My hunch is that by the time we see enough electric vehicles to seriously affect utility load patterns battery technology will have progressed far enough to not require mid-day charging. Even if this is not the case, time of use billing rates and demand based billing rates will limit the amount of charging that takes place.

    Once the electric car population becomes large, we will see pricing plans that include demand reduction (charge rate reduction) and load shedding (the cessation of charging in emergencies). It will take a very large number of electrical vehicles to make these economically worthwhile to implement.

    These demand reduction plans will be utility based and offered contractually by third parties. It depends on what the host utility believes is economically feasible. The existence of a third party will likely be invisible to the retail customer.

    These plans will not be incredibly complex nor will they be based on customers’ driving habits, locations or other needlessly complex algorithms. If the plan is operated by the host utility then they will have real time metering of charging operations. Thus they will know how much is available for reduction.

    If it is a contract with a third party, the contract will be purchased in megawatt increments with the onus on the third party to document that the contract was satisfied when called upon.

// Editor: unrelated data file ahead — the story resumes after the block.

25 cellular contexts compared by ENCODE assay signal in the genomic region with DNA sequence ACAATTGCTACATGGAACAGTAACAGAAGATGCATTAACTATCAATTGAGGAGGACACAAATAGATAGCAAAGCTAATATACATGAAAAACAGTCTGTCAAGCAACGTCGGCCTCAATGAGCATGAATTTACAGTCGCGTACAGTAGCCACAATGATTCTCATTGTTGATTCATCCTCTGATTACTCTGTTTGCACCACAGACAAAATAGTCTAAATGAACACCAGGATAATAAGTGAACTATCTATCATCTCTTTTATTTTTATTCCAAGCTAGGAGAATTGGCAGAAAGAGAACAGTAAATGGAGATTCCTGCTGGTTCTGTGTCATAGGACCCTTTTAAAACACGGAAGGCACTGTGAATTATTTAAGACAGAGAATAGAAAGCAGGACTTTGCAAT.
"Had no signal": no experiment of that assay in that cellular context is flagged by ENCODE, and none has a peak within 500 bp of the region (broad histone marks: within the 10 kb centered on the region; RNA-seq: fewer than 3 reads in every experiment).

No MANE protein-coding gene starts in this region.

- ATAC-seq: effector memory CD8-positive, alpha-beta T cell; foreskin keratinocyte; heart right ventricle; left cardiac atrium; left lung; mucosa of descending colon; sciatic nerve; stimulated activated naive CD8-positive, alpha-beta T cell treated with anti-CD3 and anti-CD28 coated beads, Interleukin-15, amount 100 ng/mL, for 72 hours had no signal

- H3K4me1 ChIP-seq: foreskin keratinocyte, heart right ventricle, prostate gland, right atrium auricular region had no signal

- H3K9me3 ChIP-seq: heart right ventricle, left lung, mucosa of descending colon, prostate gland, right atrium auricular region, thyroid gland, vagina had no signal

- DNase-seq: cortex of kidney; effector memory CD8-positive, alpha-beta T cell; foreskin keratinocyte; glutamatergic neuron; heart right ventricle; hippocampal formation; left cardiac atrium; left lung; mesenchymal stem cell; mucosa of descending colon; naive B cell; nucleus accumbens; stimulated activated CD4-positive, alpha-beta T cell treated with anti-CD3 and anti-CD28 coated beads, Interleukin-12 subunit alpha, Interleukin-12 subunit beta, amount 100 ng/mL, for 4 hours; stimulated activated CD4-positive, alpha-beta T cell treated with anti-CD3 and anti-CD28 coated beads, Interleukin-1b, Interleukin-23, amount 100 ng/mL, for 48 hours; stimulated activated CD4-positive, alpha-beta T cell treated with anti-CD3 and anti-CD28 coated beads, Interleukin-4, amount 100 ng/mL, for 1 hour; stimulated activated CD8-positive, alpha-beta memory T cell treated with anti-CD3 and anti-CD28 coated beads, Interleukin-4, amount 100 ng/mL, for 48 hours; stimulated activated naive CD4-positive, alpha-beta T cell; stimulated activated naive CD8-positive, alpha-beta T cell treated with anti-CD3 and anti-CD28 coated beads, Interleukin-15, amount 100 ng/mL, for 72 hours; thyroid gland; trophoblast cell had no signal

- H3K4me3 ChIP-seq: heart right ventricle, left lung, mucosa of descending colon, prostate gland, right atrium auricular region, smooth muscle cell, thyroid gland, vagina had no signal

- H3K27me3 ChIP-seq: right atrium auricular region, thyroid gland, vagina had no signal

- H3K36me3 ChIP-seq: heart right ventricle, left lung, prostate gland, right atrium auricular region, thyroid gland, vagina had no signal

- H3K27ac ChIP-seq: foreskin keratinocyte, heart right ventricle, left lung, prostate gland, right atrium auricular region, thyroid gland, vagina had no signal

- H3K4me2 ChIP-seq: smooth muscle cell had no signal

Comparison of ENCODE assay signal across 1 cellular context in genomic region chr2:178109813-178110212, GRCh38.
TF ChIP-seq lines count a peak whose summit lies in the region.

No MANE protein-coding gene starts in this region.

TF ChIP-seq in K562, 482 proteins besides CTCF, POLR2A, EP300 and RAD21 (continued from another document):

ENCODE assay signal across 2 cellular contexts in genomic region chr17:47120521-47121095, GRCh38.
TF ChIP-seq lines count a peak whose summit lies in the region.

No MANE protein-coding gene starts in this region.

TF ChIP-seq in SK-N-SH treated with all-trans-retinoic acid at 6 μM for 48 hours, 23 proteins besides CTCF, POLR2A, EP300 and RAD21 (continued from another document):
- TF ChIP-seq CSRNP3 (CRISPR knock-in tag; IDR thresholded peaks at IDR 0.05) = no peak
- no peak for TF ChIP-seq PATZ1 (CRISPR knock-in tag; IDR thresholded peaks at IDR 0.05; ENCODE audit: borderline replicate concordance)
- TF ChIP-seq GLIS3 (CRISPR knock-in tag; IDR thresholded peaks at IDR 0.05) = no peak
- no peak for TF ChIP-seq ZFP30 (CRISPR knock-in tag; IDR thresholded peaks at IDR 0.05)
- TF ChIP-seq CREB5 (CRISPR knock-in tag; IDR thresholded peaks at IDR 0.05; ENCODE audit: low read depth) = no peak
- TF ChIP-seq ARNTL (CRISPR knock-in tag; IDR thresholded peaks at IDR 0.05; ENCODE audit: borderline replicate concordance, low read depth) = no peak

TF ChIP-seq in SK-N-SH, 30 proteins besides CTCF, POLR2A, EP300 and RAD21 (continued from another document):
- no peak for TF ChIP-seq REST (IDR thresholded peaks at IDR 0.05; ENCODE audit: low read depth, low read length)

Realistically your average utility company does not want to study your driving habits. They will study your charging habits and do study your overall energy consumption habits at a macro level. I believe the big-brother fears are unfounded.

    The reality is that most charging will take place at night. It will be less expensive than day time charging for the customer, probably by an order of magnitude. This is perfectly compatible with current infrastructure present. The night time load is much lower than the day time load in all areas I am familiar with. There is plenty of generation, transmission and distribution capacity available for use. This base load generation is much less expensive than the peaking plants that are used mid day. The cost of day time charging will be compounded by the unwillingness of most employers to provide car charging for their employees; the net result is that there will be little on peak charging. I do not believe existing peaks will increase in magnitude much. However minimum load will rise. The result will be a much less pronounced load cycle. This is good for power costs.